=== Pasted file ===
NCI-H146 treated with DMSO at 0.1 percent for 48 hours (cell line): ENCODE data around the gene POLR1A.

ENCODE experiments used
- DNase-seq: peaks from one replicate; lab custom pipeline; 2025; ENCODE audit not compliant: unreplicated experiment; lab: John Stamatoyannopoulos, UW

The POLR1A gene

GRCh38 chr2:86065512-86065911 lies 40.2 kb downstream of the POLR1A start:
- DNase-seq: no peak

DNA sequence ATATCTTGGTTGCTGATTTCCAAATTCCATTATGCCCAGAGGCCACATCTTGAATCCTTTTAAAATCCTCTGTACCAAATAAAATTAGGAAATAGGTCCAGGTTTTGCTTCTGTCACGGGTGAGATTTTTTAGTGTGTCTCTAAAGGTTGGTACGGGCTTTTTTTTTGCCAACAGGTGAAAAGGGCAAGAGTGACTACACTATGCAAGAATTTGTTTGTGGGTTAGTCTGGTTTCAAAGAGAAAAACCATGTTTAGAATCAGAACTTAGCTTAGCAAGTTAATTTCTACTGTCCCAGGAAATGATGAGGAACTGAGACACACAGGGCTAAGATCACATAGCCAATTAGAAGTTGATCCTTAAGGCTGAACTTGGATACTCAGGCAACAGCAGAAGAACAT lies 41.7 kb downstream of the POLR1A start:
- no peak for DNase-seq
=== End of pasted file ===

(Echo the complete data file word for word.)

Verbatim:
NCI-H146 treated with DMSO at 0.1 percent for 48 hours (cell line): ENCODE data around the gene POLR1A.

ENCODE experiments used
- DNase-seq: peaks from one replicate; lab custom pipeline; 2025; ENCODE audit not compliant: unreplicated experiment; lab: John Stamatoyannopoulos, UW

The POLR1A gene

GRCh38 chr2:86065512-86065911 lies 40.2 kb downstream of the POLR1A start:
- DNase-seq: no peak

DNA sequence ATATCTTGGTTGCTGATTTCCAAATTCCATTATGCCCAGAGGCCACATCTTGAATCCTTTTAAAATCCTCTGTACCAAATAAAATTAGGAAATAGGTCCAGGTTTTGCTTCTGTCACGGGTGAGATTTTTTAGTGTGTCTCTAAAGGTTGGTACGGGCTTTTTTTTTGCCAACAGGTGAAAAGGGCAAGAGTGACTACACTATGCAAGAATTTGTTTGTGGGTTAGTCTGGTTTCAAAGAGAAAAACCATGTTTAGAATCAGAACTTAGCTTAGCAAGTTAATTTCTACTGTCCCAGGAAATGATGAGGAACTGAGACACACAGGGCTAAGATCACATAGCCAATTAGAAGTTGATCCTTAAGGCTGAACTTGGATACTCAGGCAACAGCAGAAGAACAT lies 41.7 kb downstream of the POLR1A start:
- no peak for DNase-seq